In the essay, 'Dominici: or, The Triumph of Literature', in Mythologies, Roland Barthes argues that a certain shared type of literary and cultural education became a key part of the prosecution's case against a man accused of murder in post-War France. The prosecution, said Barthes, relied entirely upon the kinds of association one would find in certain genres of literature to convert circumstantial evidence into 'proof' of the accused's 'inevitable' thoughts and behaviours. The case of Wong Jack Man has similar contours. But there is no courtroom for Wong other than the interminable media myth machine. Perhaps the most we can hope is that Nolfi's 'bio-fic' comes to redeem Wong in the mythical realm.

    But, we have to wonder, who will them become the new bad-guy? One might suspect, 'Old China', again. Yet, China in 2015/16 is not the same as China in the 1960s, 70s, 80s or even 90s. Reports that in researching his story Nolfi went to China to research the taiji of Bruce Lee's father are tantalizing in this regard. For, if Nolfi is combining a reworking of the Wong Jack Man Fight Myth with an argument that Lee's 'one inch punch' can be traced back to taiji, then this sends out a clear signal that the film has transnational aspirations. For taiji is, of course, in Adam Frank's words, the very symbol of 'Chinese-ness', in both the PRC and indeed for the rest of the world (Frank 2006) – taiji has long been what Douglas Wile called China's cultural ambassador to the world (Wile 1996).

    (In this light, if I were to indulge further in this kind of amateur plot diagnosis, I would be inclined to wager that it seems likely that 'the bad element' to be purged in the forthcoming bio-fic will not be 'old China', but rather the abomination/mutation that is 'China abroad', China unanchored, the China that has left China… And although this is surely going to be the Californian Chinese community, it also sounds a lot like the much reviled 'neither here nor there' China-outside-China that has long been played by Hong Kong.)

    To my mind, if the film is set to combine the mythologised fight with a claim that Lee's Jeet Kune Do owes a direct causal debt to traditional taijiquan (in the form of a claim that taiji's 'short power' is the source of Lee's 'one inch punch', for instance), then this attests to the transnational ideological alignment of the Bruce Lee Industry and the dominant ideology of the PRC. Transnational-Lee seems likely to be set to work for both Hollywood orientalism and the huge markets of the PRC – when 'PRC' no longer stands for the 'People's Republic of China' and now refers more to the 'Public Relations of China'.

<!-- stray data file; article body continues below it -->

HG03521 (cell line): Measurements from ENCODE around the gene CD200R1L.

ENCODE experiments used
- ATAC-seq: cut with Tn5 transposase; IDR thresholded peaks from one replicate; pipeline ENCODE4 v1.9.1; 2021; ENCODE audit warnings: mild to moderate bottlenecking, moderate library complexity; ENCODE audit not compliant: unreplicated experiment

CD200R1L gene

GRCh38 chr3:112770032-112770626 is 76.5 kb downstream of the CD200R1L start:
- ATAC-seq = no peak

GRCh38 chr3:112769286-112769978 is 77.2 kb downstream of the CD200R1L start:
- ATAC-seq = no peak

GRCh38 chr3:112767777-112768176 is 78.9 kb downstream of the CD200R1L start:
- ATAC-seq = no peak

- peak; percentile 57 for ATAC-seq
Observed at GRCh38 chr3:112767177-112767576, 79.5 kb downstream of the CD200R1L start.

References


    Bowman, Paul. 2013. Beyond Bruce Lee: Chasing the Dragon through Film, Philosophy and Popular Culture. London and New York: Wallflower Press.

    Chong, Sylvia Shin Huey. 2012. The Oriental obscene: violence and racial fantasies in the Vietnam era. Durham: Duke University Press.

    Frank, Adam. 2006. Taijiquan and the Search for the Little Old Chinese Man: Understanding Identity through Martial Arts. New York and Basingstoke: Palgrave Macmillan.

    Marchetti, Gina. 2006. From Tian'anmen to Times Square: Transnational China and the Chinese Diaspora on Global Screens, 1989-1997. Philadelphia: Temple University Press.

    Morris, Meaghan. 2001. "Learning from Bruce Lee." In Keyframes: Popular Cinema and Cultural Studies, edited by Matthew Tinkcom, and Villarejo, Amy, 171-184. London: Routledge.

    Wile, Douglas. 1996. Lost T'ai Chi Classics of the Late Ch'ing Dynasty. New York: State University of New York.
    For more, see Birth-of-the-Dragon & Martial-Arts-Studies-Disrupting-Disciplinary-Boundaries-by-Paul-Bowman
    Gene Ching
    Publisher www.KungFuMagazine.com
    Author of Shaolin Trips